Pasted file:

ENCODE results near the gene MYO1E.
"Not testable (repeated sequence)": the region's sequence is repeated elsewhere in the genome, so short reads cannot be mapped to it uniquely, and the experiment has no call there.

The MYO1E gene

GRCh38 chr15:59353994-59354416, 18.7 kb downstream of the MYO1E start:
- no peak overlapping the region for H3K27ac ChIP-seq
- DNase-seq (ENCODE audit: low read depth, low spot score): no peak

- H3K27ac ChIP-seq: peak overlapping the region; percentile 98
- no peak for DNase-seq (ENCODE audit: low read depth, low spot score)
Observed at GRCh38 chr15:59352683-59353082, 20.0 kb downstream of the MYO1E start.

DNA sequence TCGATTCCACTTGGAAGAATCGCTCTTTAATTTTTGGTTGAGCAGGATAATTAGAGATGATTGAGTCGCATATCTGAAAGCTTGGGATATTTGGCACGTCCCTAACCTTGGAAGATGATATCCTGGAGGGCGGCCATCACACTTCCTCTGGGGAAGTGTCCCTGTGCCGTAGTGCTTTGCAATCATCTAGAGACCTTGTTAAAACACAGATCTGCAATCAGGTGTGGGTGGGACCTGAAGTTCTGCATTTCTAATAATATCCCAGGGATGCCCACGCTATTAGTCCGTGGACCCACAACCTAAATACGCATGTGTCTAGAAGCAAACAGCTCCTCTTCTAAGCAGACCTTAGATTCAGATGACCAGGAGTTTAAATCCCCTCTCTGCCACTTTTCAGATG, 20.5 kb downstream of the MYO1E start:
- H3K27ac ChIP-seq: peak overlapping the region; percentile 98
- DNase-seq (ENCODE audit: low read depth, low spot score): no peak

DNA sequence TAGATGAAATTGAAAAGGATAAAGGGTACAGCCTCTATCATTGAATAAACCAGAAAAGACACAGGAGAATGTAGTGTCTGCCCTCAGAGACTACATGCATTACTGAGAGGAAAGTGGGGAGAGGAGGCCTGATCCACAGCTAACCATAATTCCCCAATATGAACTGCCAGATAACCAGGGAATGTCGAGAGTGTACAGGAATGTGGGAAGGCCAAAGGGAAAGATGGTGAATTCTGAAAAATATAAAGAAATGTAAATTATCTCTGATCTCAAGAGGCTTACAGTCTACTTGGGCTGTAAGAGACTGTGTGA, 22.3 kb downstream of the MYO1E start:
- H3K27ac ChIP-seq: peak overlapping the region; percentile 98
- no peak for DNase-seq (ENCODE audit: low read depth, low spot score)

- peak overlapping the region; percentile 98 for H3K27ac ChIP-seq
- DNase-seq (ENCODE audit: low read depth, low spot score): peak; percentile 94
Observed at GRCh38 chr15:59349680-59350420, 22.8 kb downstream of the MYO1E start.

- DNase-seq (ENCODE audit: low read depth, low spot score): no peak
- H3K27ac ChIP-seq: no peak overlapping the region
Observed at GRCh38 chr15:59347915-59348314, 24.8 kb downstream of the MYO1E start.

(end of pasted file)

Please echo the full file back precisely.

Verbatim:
ENCODE results near the gene MYO1E.
"Not testable (repeated sequence)": the region's sequence is repeated elsewhere in the genome, so short reads cannot be mapped to it uniquely, and the experiment has no call there.

The MYO1E gene

GRCh38 chr15:59353994-59354416, 18.7 kb downstream of the MYO1E start:
- no peak overlapping the region for H3K27ac ChIP-seq
- DNase-seq (ENCODE audit: low read depth, low spot score): no peak

- H3K27ac ChIP-seq: peak overlapping the region; percentile 98
- no peak for DNase-seq (ENCODE audit: low read depth, low spot score)
Observed at GRCh38 chr15:59352683-59353082, 20.0 kb downstream of the MYO1E start.

DNA sequence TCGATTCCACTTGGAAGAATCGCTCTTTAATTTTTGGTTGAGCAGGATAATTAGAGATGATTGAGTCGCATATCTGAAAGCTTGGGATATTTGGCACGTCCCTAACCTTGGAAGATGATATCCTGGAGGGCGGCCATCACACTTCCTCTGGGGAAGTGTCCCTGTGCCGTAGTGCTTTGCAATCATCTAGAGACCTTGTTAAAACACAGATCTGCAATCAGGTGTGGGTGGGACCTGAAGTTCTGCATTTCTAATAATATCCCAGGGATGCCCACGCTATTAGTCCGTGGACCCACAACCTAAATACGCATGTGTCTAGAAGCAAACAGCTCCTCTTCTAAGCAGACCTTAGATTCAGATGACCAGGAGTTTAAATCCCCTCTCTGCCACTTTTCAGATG, 20.5 kb downstream of the MYO1E start:
- H3K27ac ChIP-seq: peak overlapping the region; percentile 98
- DNase-seq (ENCODE audit: low read depth, low spot score): no peak

DNA sequence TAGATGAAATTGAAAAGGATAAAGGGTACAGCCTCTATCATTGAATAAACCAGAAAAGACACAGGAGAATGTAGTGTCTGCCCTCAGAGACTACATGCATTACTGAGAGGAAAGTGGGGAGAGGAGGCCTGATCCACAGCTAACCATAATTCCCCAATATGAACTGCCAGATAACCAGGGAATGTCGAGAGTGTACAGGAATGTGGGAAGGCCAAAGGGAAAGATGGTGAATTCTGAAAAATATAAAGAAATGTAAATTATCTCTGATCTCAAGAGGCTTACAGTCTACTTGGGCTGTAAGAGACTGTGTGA, 22.3 kb downstream of the MYO1E start:
- H3K27ac ChIP-seq: peak overlapping the region; percentile 98
- no peak for DNase-seq (ENCODE audit: low read depth, low spot score)

- peak overlapping the region; percentile 98 for H3K27ac ChIP-seq
- DNase-seq (ENCODE audit: low read depth, low spot score): peak; percentile 94
Observed at GRCh38 chr15:59349680-59350420, 22.8 kb downstream of the MYO1E start.

- DNase-seq (ENCODE audit: low read depth, low spot score): no peak
- H3K27ac ChIP-seq: no peak overlapping the region
Observed at GRCh38 chr15:59347915-59348314, 24.8 kb downstream of the MYO1E start.